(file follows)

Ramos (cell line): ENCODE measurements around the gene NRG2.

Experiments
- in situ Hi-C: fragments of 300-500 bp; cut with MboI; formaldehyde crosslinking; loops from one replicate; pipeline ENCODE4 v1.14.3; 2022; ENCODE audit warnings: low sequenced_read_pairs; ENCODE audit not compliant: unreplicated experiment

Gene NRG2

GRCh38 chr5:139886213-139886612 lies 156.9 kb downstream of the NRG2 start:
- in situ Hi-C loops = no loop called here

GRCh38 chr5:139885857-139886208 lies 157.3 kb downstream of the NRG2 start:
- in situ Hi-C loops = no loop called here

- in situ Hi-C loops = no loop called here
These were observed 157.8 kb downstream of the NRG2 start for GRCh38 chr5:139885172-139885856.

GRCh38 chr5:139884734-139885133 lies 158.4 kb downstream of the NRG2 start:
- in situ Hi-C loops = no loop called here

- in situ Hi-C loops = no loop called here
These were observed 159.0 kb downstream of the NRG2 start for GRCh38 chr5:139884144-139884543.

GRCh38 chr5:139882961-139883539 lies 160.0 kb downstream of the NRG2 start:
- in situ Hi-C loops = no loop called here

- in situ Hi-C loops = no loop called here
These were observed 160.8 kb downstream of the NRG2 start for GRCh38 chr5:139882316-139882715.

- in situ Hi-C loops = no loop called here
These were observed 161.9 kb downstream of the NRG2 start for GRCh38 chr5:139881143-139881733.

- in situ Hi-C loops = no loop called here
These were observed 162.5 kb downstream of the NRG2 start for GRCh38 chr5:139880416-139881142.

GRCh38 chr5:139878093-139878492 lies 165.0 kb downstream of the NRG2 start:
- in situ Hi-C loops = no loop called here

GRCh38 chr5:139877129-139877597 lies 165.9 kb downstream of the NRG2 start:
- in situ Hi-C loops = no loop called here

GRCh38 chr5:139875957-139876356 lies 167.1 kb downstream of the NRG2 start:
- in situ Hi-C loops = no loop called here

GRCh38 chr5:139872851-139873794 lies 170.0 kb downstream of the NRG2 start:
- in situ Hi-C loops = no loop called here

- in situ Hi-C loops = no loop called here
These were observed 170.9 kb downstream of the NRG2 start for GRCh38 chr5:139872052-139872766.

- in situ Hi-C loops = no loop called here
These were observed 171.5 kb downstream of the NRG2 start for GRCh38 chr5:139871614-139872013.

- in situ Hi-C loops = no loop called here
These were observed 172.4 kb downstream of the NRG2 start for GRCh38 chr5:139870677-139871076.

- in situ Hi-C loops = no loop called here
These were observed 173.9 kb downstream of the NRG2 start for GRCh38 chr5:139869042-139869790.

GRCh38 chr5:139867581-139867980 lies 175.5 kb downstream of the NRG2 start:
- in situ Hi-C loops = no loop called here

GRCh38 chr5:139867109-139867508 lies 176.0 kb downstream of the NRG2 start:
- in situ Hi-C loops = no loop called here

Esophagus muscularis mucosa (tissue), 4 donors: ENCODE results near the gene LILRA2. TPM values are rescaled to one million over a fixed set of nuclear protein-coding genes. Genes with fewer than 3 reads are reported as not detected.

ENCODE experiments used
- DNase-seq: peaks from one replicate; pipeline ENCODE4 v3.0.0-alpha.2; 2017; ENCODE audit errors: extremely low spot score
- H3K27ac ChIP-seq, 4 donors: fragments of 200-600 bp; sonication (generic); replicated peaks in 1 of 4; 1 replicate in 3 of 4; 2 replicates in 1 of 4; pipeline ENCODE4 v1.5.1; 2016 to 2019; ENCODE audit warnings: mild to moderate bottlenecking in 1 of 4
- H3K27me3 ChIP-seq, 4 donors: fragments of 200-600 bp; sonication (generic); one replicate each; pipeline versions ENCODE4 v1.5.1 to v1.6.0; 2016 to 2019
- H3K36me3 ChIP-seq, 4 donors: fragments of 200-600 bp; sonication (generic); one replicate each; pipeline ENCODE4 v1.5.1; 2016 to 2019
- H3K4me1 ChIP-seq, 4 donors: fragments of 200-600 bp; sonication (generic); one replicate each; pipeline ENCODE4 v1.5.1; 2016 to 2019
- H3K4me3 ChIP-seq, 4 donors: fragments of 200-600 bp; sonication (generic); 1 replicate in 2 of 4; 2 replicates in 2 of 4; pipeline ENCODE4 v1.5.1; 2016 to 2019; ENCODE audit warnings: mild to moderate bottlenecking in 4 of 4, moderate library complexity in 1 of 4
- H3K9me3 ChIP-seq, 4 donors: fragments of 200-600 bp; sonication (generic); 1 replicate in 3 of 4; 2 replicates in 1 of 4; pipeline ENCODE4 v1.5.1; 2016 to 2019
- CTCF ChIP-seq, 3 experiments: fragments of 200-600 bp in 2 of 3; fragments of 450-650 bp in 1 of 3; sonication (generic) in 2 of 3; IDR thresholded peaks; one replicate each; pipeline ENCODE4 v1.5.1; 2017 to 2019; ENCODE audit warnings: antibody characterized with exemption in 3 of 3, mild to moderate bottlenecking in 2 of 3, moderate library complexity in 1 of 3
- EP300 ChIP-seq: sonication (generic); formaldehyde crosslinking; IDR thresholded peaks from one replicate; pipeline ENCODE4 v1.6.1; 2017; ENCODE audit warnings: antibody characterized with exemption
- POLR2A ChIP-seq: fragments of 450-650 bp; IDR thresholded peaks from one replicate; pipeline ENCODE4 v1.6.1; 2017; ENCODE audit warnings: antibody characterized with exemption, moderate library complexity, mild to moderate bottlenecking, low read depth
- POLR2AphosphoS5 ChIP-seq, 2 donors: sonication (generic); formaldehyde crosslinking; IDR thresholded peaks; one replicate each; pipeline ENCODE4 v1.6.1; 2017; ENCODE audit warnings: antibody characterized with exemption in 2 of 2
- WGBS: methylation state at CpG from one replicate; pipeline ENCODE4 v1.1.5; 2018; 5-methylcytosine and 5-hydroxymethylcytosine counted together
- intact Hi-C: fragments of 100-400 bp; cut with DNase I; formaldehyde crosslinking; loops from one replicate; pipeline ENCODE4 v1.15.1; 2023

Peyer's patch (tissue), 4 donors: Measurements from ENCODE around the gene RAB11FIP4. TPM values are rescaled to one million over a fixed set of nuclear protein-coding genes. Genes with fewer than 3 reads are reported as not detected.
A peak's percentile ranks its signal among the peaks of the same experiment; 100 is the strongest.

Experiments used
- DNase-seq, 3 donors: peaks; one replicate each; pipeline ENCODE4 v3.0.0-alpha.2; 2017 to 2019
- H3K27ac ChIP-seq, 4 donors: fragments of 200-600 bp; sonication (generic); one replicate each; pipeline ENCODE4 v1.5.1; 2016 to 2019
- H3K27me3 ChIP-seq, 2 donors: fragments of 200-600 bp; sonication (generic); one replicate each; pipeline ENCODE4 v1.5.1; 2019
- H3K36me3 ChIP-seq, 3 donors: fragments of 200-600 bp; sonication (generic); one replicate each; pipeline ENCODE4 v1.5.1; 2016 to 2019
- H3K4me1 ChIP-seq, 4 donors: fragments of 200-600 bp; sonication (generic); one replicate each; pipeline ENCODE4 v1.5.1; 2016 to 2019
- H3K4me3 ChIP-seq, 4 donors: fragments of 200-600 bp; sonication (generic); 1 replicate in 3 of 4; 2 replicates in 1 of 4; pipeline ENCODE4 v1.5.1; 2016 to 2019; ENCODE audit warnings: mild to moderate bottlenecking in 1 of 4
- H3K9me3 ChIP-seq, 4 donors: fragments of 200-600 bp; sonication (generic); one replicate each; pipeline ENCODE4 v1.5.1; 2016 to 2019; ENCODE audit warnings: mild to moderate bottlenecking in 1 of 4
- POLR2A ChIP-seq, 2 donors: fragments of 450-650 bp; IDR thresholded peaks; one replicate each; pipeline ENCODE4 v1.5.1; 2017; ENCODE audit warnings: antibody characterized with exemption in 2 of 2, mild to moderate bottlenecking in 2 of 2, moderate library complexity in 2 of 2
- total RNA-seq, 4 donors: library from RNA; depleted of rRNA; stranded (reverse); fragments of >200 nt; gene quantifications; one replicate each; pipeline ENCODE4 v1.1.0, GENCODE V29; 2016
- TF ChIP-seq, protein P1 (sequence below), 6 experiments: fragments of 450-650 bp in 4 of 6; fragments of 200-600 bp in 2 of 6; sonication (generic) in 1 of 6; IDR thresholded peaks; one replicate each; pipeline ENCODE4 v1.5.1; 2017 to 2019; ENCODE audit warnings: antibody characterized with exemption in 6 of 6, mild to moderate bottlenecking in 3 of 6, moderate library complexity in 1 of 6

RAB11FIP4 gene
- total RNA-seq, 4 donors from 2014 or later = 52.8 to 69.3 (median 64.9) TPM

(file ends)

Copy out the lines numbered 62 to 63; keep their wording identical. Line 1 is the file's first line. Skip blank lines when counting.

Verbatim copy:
- H3K27ac ChIP-seq, 4 donors: fragments of 200-600 bp; sonication (generic); one replicate each; pipeline ENCODE4 v1.5.1; 2016 to 2019
- H3K27me3 ChIP-seq, 2 donors: fragments of 200-600 bp; sonication (generic); one replicate each; pipeline ENCODE4 v1.5.1; 2019